According to the 2010 United States Census, Colorado had a population of 5,029,196. Racial composition of the state’s population was:
People of Hispanic and Latino American (of any race made) heritage made up 20.7% of the population. According to the 2000 Census, the largest ancestry groups in Colorado are German (22%) including of Swiss and Austrian nationalities, Mexican (18%), Irish (12%), and English (12%). Persons reporting German ancestry are especially numerous in the Front Range, the Rockies (west-central counties), and Eastern parts/High Plains.
Colorado has a high proportion of Hispanic, mostly Mexican-American, citizens in Metropolitan Denver, Colorado Springs, as well as the smaller cities of Greeley and Pueblo, and elsewhere. Southern, Southwestern, and Southeastern Colorado has a large number of Hispanos, the descendants of the early Mexican settlers of colonial Spanish origin. In 1940, the Census Bureau reported Colorado’s population as 8.2% Hispanic and 90.3% non-Hispanic white. The Hispanic population of Colorado has continued to grow quickly over the past decades. By 2012, Hispanics made up 21% of Colorado’s population, and Non-Hispanic Whites made up 69%. Spoken English in Colorado has many Spanish idioms.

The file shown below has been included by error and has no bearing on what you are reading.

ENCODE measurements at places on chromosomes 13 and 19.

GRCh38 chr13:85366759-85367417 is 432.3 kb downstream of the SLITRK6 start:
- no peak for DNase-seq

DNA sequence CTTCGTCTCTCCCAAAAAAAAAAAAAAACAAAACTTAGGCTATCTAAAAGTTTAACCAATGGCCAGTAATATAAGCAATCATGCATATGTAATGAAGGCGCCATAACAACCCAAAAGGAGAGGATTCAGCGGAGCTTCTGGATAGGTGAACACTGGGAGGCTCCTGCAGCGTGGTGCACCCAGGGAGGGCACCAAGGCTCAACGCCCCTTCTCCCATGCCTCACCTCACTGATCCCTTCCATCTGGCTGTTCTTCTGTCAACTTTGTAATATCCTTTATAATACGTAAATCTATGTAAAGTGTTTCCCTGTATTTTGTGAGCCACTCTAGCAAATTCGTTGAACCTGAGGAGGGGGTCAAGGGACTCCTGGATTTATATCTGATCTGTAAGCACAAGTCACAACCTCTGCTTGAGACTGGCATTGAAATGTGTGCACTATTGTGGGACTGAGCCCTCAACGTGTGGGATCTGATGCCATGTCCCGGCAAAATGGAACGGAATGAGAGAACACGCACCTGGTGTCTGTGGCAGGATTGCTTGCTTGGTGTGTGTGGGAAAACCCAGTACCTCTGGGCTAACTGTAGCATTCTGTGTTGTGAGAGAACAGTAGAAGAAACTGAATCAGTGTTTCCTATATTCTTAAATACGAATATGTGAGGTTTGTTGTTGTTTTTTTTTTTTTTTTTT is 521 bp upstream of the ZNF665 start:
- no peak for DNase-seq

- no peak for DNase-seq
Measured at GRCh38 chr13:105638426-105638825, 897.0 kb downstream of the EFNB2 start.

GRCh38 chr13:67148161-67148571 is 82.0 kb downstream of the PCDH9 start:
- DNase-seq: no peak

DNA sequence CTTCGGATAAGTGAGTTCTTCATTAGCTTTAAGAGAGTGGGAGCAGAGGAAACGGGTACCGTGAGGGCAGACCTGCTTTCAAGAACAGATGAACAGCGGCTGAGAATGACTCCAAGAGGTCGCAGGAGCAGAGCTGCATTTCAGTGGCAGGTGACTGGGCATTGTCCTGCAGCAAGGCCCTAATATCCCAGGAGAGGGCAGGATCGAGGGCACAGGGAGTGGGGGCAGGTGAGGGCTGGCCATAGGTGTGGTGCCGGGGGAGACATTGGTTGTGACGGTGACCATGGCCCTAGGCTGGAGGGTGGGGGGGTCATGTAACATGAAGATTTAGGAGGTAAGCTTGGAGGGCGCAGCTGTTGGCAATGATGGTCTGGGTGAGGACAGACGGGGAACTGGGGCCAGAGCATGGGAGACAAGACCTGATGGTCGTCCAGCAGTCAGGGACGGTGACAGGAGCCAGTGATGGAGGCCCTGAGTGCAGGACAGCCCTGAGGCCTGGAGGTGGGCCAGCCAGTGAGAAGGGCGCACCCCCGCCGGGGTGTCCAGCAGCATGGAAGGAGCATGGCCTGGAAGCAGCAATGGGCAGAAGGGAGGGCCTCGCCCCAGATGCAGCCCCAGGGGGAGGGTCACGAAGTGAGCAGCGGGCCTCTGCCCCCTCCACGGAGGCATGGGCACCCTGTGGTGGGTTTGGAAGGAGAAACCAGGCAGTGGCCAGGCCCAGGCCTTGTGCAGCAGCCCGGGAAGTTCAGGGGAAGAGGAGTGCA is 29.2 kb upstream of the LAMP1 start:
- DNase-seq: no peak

Colorado also has some large African-American communities located in Denver, in the neighborhoods of Montbello, Five Points, Whittier, and many other East Denver areas. A relatively large population of African Americans are also found in Colorado Springs on the east and southeast side of the city. The state has sizable numbers of Asian-Americans of Mongolian, Chinese, Filipino, Korean, Southeast Asian, and Japanese descent. The highest population of Asian Americans can be found on the south and southeast side of Denver, as well as some on Denver’s southwest side. The Denver metropolitan area is considered more liberal and diverse than much of the state when it comes to political issues and environmental concerns.